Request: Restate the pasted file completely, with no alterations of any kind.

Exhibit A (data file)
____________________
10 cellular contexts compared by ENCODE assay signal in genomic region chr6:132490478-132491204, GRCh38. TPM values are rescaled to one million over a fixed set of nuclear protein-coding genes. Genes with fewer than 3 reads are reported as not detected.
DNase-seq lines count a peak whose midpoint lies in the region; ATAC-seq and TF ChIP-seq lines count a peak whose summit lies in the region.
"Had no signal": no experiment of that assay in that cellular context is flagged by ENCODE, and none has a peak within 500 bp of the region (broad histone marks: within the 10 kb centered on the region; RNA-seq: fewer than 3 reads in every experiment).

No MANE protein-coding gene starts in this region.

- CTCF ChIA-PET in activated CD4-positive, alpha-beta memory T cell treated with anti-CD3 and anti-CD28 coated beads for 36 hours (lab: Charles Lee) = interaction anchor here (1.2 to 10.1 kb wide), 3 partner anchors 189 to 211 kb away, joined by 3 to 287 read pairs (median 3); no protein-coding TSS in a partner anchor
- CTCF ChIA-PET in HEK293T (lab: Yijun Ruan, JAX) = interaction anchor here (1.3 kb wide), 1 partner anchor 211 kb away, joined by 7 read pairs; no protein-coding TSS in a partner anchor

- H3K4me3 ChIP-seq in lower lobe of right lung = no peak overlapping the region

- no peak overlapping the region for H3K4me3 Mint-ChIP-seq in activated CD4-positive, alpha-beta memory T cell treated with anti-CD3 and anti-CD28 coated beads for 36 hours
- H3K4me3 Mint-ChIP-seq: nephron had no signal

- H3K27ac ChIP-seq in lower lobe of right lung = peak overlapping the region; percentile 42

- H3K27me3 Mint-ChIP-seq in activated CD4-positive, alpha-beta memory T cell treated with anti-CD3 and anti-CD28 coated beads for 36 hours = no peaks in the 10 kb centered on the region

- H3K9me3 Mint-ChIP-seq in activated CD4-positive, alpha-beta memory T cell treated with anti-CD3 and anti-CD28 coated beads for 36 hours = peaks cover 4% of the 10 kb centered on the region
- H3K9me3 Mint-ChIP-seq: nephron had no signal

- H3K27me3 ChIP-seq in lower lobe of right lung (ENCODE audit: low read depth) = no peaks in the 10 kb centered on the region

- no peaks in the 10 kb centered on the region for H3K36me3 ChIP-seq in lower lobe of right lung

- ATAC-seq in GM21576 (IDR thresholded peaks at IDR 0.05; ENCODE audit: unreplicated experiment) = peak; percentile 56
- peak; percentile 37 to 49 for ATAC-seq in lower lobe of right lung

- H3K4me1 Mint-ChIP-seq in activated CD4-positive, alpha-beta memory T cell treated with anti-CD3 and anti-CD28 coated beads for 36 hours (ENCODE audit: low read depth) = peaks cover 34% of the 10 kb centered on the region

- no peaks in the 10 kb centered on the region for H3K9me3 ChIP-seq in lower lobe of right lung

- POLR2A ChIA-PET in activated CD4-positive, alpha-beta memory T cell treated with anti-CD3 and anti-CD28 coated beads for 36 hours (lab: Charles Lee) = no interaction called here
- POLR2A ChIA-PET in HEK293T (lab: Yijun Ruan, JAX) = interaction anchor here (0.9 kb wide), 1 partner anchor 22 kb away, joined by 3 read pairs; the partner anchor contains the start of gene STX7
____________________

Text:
10 cellular contexts compared by ENCODE assay signal in genomic region chr6:132490478-132491204, GRCh38. TPM values are rescaled to one million over a fixed set of nuclear protein-coding genes. Genes with fewer than 3 reads are reported as not detected.
DNase-seq lines count a peak whose midpoint lies in the region; ATAC-seq and TF ChIP-seq lines count a peak whose summit lies in the region.
"Had no signal": no experiment of that assay in that cellular context is flagged by ENCODE, and none has a peak within 500 bp of the region (broad histone marks: within the 10 kb centered on the region; RNA-seq: fewer than 3 reads in every experiment).

No MANE protein-coding gene starts in this region.

- CTCF ChIA-PET in activated CD4-positive, alpha-beta memory T cell treated with anti-CD3 and anti-CD28 coated beads for 36 hours (lab: Charles Lee) = interaction anchor here (1.2 to 10.1 kb wide), 3 partner anchors 189 to 211 kb away, joined by 3 to 287 read pairs (median 3); no protein-coding TSS in a partner anchor
- CTCF ChIA-PET in HEK293T (lab: Yijun Ruan, JAX) = interaction anchor here (1.3 kb wide), 1 partner anchor 211 kb away, joined by 7 read pairs; no protein-coding TSS in a partner anchor

- H3K4me3 ChIP-seq in lower lobe of right lung = no peak overlapping the region

- no peak overlapping the region for H3K4me3 Mint-ChIP-seq in activated CD4-positive, alpha-beta memory T cell treated with anti-CD3 and anti-CD28 coated beads for 36 hours
- H3K4me3 Mint-ChIP-seq: nephron had no signal

- H3K27ac ChIP-seq in lower lobe of right lung = peak overlapping the region; percentile 42

- H3K27me3 Mint-ChIP-seq in activated CD4-positive, alpha-beta memory T cell treated with anti-CD3 and anti-CD28 coated beads for 36 hours = no peaks in the 10 kb centered on the region

- H3K9me3 Mint-ChIP-seq in activated CD4-positive, alpha-beta memory T cell treated with anti-CD3 and anti-CD28 coated beads for 36 hours = peaks cover 4% of the 10 kb centered on the region
- H3K9me3 Mint-ChIP-seq: nephron had no signal

- H3K27me3 ChIP-seq in lower lobe of right lung (ENCODE audit: low read depth) = no peaks in the 10 kb centered on the region

- no peaks in the 10 kb centered on the region for H3K36me3 ChIP-seq in lower lobe of right lung

- ATAC-seq in GM21576 (IDR thresholded peaks at IDR 0.05; ENCODE audit: unreplicated experiment) = peak; percentile 56
- peak; percentile 37 to 49 for ATAC-seq in lower lobe of right lung

- H3K4me1 Mint-ChIP-seq in activated CD4-positive, alpha-beta memory T cell treated with anti-CD3 and anti-CD28 coated beads for 36 hours (ENCODE audit: low read depth) = peaks cover 34% of the 10 kb centered on the region

- no peaks in the 10 kb centered on the region for H3K9me3 ChIP-seq in lower lobe of right lung

- POLR2A ChIA-PET in activated CD4-positive, alpha-beta memory T cell treated with anti-CD3 and anti-CD28 coated beads for 36 hours (lab: Charles Lee) = no interaction called here
- POLR2A ChIA-PET in HEK293T (lab: Yijun Ruan, JAX) = interaction anchor here (0.9 kb wide), 1 partner anchor 22 kb away, joined by 3 read pairs; the partner anchor contains the start of gene STX7